Though the weather refuses to acknowledge it, at least here in New England, spring has arrived. Among other things, this typically means new issues from academic journals. And since we are your trusted friends and colleagues here at the JI, and we hate to see you get bogged down and fall behind the ever-proceeding deluge of Mormon historical scholarship, we have a roundup of recent articles that deserve your attention.
The Spring issue of Dialogue, available to subscribers here, has two articles of note for historians. The first is by Ken Cannon, who has recently established a reputation for strong archival work and narrative skill, titled, “‘And Now it is the Mormons’: The Magazine Crusade Against the Mormon Church, 1910-1911.” Cannon introduces us to several writers, and their representative ideologies, who were worried of creeping Mormon influence in American political affairs. More than just an important tale in Mormonism’s contested relationship with American culture, this article offers a glimpse into the religious and political thought of various participants in American print culture during the progressive era. The second article, by Samuel Weber, is a historical overview and analysis of one of Mormonism’s most quixotic practices: ritual cursing. Titled “‘Shake Off the Dust of Thy Feet’: The Rise and Fall of Mormon Ritual Cursing,” it is an important contribution to the growing field of Mormon ritual history, and adds details to both the lived experience and mental world of the LDS faithful over a broad swath of time.
There are also two noteworthy book reviews. Our own J Stapley gives a favorable review of the first two “Journals” volumes in the Joseph Smith Papers, saying that their “level of professionalized precision…flirts with the incredible.” Laurie Maffley-Kipp also reviews Sam Brown’s excellent, and award-winning, book on Joseph Smith and early Mormon death culture. “A remarkably deft work of scholarship,” LMK calls it, and though she disagrees with some of Sam’s explanations concerning polygamy and his presentation of JS’s theology as too systematic and coherent, she concludes that it “is surely compulory reading for any student of U.S. religious life in this period.” High praise, indeed!
Now, moving on to Journal of Mormon History. Since it is the Spring issue, it includes both the Presidential Address (Richard Jensen, “Mr. Samuelsen Goes to Copenhagen: The First Mormon Member of a National Parliament”) and the Tanner Lecture (David Marshall, “The Latter-day Saints, the Doughnut, and Post-Christian Canada”), both of which are important works. It also features the farewell address of Marlin K. Jensen (“Minding the House of Church History: Reflections of a Church Historian at the End of His Time”), who is probably enjoying much more time on his farm nowadays. Steven Shields, long-time historian of Mormonism’s many branches, gives an intriguing update on how the Community of Christ views the purpose, nature, and importance of “mission” in “Community of Christ’s Evolving Approach to Mission.”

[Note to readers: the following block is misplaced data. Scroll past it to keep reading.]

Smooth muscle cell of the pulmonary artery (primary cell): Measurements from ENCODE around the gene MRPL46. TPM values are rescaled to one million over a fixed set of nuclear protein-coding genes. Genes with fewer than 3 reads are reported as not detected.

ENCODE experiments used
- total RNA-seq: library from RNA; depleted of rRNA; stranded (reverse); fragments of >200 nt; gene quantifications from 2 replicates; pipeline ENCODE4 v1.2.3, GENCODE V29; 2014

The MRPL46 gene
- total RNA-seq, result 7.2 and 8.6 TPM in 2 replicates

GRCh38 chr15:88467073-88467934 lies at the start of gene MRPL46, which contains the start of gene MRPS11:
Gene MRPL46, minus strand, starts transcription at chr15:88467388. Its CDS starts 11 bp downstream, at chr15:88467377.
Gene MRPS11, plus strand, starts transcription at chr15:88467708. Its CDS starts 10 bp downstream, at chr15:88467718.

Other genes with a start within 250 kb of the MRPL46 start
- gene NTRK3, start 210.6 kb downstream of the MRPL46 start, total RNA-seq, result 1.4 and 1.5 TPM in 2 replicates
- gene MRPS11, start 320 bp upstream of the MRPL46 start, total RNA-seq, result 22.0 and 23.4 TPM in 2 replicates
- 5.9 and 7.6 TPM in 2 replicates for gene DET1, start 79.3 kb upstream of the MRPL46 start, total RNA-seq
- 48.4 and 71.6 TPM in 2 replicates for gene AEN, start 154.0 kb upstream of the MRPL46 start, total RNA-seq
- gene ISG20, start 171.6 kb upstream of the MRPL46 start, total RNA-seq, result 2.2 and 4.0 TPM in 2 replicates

Of special note are two thoughtful and provocative articles from young scholars. From Katherine Sarah Massoth, a PhD student in history at the University of Iowa, we get “Writing an Honorable Rembrance: Nineteenth-Century LDS Women’s Autobiography,” which is a great analysis of how Mormon women born in the early- to mid-19th century used autobiographical writings to situate themselves within the Mormon movement. This is a smart blend of close literary reading and careful cultural context, and provides many important insights for both the history of Mormonism as well as the history of women’s religiosity. Second, Russell Stevenson has a long(, long!) article on “‘A Negro Preacher’: The Worlds of Elijah Ables,” which reconstructs the various contexts in which the increasingly prominent historical figure lived. From my understanding, this article will also be available as a stand-alone self-published book, so keep your eye out for it.
Also in the issue is a positive review of the JSP Histories, Volume 2, by our own Brett Dowdle and JI’s friend Sam Brown, a review of Fluhman’s A Peculiar People: Anti-mormonism and the Making of Religion in Nineteenth-Century America by yours truly, and a very thoughtful review of Brant Gardner’s The Gift and the Power: Translating the Book of Mormon by Grant Hardy.
And finally, there is a new issue of BYU Studies Quarterly. Included here is JSP Legal Series Editor Jeffery Walker’s “Habeas Corpus in Early Nineteeth-Century Mormonism: Joseph Smith’s Legal Bulwark for Personal Freedom,” which is exhaustive in research, judicious in analysis, and detailed like a legal brief. JI’s good friend (and increasingly prolific!) Lisa Olsen Tait wrote a very thoughtful and important article, “The 1890s Mormon Culture of Letters and the Post-Manifesto Marriage Crisis: A New Approach to Home Literature,” which is an important reconsideration of a traditional trope and genre in Mormon literary history. And there is also a fascinating article by Scott Partridge, “Two Early Missionaries in Hawaii: Mercy Partrige Whitney and Edward Partridge Jr.,” which looks at relatives who, though of different faiths, serve missions to Hawaii and compete for converts; it is a very interesting look at religious pluralism and competition in a foreign setting.
Historical book reviews include positive appraisals of John Turner’s Brigham Young: Pioneer Prophet by Tom Alexander, Paul Gutjahr’s The Book of Mormon: A Biography by Tod Harris, our own Steve Taysom’s Shakers, Mormons, and Religious Worlds: Conflicting Visions, Contested Boundaries by Matthew Grow, and the edited collection Between Pulpit and Pew: The Supernatural World in Mormon History and Folklore by Curtis Ashton. All in all, a solid volume from BYUSQ.
Anything stand out to you, dear readers, in these recent issues? What else did I miss?